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Credit: Luke Chen

As Wharton is poised to begin a review of its undergraduate curriculum, student leaders have differing opinions on what can be improved, though there seems to be a consensus on the value of business fundamentals and other required courses.

Matthew DeGagne, a Wharton senior who is the co-president of Wharton Ambassadors, praised the core curriculum, which includes introductory management, accounting, statistics, finance, marketing and operations and information management.

“The core is a really fundamental preparation for classes later on and for professional development. It allows for a lot of flexibility, which is something that I’ve definitely appreciated throughout my time here,” DeGagne said, noting that he did not speak on behalf of all Wharton Ambassadors.

Though he likes the flexibility allowed when navigating the core, DeGagne isn’t sure that all students are aware of the alternate pathways to fulfill requirements. He would like to see increased promotion of these opportunities — such as a qualitative path, a quantitative path or a custom one of students’ own choosing.

DeGagne also suggested adding a technology or entrepreneurship requirement to the curriculum, as well as expanding opportunities for business breadth courses and better integrating research into Wharton courses.

After serving as TAs for several courses together, Wharton seniors Frank Ragusa and Nathan Barzideh have spent a significant amount of time evaluating the Wharton curriculum. While they agree about the importance of the core, they strongly feel that the curriculum structure needs increased flexibility. Ragusa and Barzideh point to the Wharton MBA curriculum review, led by legal studies professor G. Richard Shell and implemented throughout 2011 and 2012, as a good example for the undergraduate review to follow.

“Going forward, there should be a focus on enhancing flexibility in the curriculum, which is something they did at the MBA level,” Barzideh said. “Mirroring that closely at the undergraduate level would be fantastic.”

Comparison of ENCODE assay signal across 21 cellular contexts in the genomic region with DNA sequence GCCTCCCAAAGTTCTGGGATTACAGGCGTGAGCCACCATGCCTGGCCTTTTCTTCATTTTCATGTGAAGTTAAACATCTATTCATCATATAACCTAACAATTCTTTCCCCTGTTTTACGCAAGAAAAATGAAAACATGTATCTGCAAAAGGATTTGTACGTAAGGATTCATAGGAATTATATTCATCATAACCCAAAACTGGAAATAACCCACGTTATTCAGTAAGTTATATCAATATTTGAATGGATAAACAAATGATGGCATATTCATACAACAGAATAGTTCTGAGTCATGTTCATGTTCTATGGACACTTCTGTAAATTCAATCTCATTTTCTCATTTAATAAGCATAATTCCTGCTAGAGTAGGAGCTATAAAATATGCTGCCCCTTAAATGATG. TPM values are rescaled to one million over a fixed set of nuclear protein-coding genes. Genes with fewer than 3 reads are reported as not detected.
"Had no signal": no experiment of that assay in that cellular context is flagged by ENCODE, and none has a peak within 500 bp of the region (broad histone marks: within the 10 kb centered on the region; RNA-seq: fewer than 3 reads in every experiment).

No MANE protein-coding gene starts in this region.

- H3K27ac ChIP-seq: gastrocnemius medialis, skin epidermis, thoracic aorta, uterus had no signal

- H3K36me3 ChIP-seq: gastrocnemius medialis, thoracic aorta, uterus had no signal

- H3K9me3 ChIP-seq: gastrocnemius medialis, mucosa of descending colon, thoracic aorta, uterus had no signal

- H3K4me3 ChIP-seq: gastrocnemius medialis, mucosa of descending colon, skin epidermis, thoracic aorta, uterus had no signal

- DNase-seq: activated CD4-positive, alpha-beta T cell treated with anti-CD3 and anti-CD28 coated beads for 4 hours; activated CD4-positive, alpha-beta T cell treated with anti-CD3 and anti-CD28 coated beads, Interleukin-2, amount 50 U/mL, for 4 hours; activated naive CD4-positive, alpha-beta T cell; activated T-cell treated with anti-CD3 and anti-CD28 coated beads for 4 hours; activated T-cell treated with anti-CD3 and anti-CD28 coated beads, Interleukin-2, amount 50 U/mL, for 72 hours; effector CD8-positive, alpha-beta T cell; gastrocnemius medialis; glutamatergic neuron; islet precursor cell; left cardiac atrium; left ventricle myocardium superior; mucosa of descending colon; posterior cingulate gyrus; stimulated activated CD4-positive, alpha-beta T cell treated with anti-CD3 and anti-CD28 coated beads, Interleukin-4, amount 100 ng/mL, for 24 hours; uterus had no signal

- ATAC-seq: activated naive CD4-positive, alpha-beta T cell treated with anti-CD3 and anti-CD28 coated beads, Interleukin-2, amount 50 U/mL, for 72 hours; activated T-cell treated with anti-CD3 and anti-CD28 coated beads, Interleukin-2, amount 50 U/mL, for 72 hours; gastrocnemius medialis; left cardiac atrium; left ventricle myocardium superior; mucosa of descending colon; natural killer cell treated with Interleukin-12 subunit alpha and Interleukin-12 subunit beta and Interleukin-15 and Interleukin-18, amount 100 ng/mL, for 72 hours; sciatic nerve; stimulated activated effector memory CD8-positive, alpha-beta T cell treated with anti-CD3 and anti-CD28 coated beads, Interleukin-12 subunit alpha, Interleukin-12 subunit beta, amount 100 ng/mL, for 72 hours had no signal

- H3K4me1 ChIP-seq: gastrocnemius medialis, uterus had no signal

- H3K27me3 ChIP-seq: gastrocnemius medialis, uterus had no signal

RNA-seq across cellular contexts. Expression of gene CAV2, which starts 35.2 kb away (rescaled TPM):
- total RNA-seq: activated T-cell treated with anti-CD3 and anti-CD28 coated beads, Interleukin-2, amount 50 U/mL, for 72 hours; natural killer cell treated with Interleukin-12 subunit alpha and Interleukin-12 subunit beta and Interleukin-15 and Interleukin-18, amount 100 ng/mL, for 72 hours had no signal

Ragusa added that repetition between courses should be addressed, with courses like Management 101 and Management 104 having too much overlap.

“There tends to be a little bit of redundancy in courses, so sometimes students find themselves learning the same thing two or three times which creates a little bit of frustration,” Ragusa said.

Both Barzideh and Ragusa believe in the importance of liberal arts to the Wharton experience and feel that it should be further incorporated into the core curriculum. The opportunity to take courses outside of Wharton contributes to a balanced student experience, they said.

“[Billionaire investor] Carl Icahn was a philosophy major at Princeton because it taught him how to think critically. Some successful hedge fund and private equity fund managers took English because they’re able to communicate ideas to investors and their colleagues,” Ragusa said. “If the core took these things into account, that would add tremendous value for the curriculum.”

With the beginning of Geoffrey Garrett’s deanship, Ragusa and Barzideh are optimistic for the outcome of the review. But they stressed that student representation is crucial during the review process.

“It is absolutely imperative that there be a strong student voice at the table,” Barzideh said. “If you really want a curriculum re-evaluation that makes a meaningful impact, it’s so important to have the people that are the beneficiaries of the changes to communicate their views to other stakeholders.”

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